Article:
By EMILY QUAK
WHEN it comes to being a beauty “influencer”, be it on YouTube, social media, or good ol’ fashioned blogging, there’s always that expectation that we must be rolling in products.
In a way, it’s true. We do receive a lot of products, so much so we sometimes don’t know where to put half the things we get.
What most people don’t realise, though, is that these products come at a price.
There are so many underlying codes, ethics and intentions in play, that sometimes it’s hard to keep up. Let’s explore some of these, shall we?
Now, brands send influencers products so they can receive exposure through his or her blog or social media channels.
Influencers like receiving products, because it helps to widen the product range available on their sites. Plus, everyone likes a good freebie. Seems like a win-win, right?
But what happens when an influencer is underwhelmed by the product? Or if the product causes a bad skin reaction? Brands get upset over bad reviews, sometimes to the point of cutting off all contact.
It may seem like a no-brainer. Of course an influencer should be ethical and be honest about bad products! But if influencing is someone’s rice bowl, it can be difficult to stay on the straight and narrow.
Coming from a blogging background, I can see the huge differences between the blogging world – which is more closely regulated, especially overseas – and the new battleground that is social media.
While bloggers are expected to clearly state if a post is sponsored, social media influencers are regularly given client briefs that state a product is to be described as something he or she “stumbled upon”.
It’s straight-up unethical, and it’s something that’s common worldwide.
But this can spell disaster for the industry.
For one, it’s becoming clear that some brands don’t understand digital marketing and social media. By targeting vast groups of influencers, any discerning reader would be able to tell that it’s a sponsored post, despite the “stumbled upon” brief.
This ruins the consumers’ trust in the influencer – rendering the influencer, well, influence-less.
I’ve seen blogs where review after review is nothing but glowing, gushy happiness – once you realise that the writer loves every single product she or he is sent, their reviews start to lose credibility, and you stop reading because you know that you won’t learn anything you can’t already read off a brand’s press release.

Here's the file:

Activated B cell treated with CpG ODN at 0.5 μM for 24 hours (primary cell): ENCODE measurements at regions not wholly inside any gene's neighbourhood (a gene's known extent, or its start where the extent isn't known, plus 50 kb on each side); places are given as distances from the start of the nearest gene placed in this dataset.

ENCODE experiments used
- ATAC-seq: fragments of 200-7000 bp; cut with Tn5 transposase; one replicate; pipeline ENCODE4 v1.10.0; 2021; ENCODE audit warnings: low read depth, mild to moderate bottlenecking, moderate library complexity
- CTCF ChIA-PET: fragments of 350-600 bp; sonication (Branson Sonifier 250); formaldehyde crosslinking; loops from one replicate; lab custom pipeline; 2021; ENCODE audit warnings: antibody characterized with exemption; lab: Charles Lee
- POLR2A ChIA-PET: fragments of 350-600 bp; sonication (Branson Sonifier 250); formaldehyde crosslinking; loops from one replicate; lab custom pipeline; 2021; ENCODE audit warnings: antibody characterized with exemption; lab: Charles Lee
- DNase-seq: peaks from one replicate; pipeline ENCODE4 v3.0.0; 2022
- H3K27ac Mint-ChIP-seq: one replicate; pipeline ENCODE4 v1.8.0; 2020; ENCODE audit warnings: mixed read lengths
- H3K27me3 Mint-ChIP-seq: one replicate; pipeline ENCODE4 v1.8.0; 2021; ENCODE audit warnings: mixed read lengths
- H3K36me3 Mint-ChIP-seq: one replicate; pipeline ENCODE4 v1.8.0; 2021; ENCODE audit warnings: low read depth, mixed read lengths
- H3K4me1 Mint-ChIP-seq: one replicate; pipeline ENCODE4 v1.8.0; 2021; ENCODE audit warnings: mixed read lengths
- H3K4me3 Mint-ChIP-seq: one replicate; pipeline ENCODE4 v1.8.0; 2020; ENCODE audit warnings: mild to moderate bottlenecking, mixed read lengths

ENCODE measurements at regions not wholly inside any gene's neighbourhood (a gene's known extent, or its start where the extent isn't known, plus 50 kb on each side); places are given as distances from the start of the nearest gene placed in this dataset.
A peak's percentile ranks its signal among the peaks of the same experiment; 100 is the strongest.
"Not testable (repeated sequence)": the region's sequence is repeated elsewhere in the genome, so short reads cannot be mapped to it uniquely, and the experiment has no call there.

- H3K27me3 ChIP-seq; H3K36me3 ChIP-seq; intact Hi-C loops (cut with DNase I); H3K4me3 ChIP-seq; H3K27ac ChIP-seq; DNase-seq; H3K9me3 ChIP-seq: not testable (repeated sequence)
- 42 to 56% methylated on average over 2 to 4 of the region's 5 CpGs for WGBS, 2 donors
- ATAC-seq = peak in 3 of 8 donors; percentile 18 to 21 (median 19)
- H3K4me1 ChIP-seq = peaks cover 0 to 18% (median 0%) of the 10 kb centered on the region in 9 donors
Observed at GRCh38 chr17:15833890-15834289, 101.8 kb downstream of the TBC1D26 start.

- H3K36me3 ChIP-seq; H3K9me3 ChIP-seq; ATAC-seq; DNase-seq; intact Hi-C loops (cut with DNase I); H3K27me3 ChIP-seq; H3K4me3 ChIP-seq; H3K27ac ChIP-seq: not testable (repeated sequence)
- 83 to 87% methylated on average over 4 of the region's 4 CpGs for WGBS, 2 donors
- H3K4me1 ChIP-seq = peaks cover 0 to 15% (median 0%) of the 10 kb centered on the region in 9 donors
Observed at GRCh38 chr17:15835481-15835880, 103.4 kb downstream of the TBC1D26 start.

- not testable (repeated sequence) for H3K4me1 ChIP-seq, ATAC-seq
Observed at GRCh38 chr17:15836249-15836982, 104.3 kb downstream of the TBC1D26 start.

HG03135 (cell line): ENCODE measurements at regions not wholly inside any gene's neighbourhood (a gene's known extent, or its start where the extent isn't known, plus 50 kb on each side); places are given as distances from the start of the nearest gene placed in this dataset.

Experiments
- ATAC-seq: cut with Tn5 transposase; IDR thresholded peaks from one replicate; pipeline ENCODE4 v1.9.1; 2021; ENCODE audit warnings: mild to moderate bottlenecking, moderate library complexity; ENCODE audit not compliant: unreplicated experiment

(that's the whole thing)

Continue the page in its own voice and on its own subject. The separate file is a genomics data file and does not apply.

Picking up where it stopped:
I do think brands shouldn’t target huge influencers just based on their numbers. Lesser-known bloggers or influencers who possess a much more dedicated following might actually be more effective.
And from the influencers’ point of view, having brands engaging huge pools of influencers might seem like a good thing for everyone, but it’s actually not. Why should a brand pay anyone for a review, when a hundred other people are out there doing it for free?
This has caused a world of drama in other countries where blogging is a little more established, with some full-time bloggers labelling themselves as “professional”.
That indirectly undermines the value of the others who are now seen as “non-professional” bloggers, even though there are many out there who pride themselves on professionalism and integrity, but who aren’t full-time bloggers.
But how, then, can someone who charges a fee to review products make enough to pay the bills?
On top of all that, influencers face a tonne of competition from “talent agencies”, who charge a large, all-encompassing fee to their clients (the brands), and gather a large pool of influencers to generate buzz for the client, sharing only a small cut of the fee with said influencers.
Because they are a one-stop shop, most brands find it easier to engage these agencies rather than reach out to bloggers one by one.
But these agencies could very easily undercut the influencers.
The age-old “that’s all the budget the client has, can you work with that?” phrase is their usual ticket into the Instagram accounts and websites of the influencer world, where clients can – and will – dictate direction, content and even the outcomes of those reviews, which comes back to the ethics question.
Like I said: it’s hard to stay on the straight and narrow.
All these issues only skim the surface of the challenges influencers face in their jobs. It’s not all free products and happy selfies!
Don’t get me wrong – this is a great profession to be in, and I’m thankful to be able to do what I do.
But this job involves just as much grit, ethics and hustle as the next profession, and I hope people – especially those considering making this a full-time job – understand that.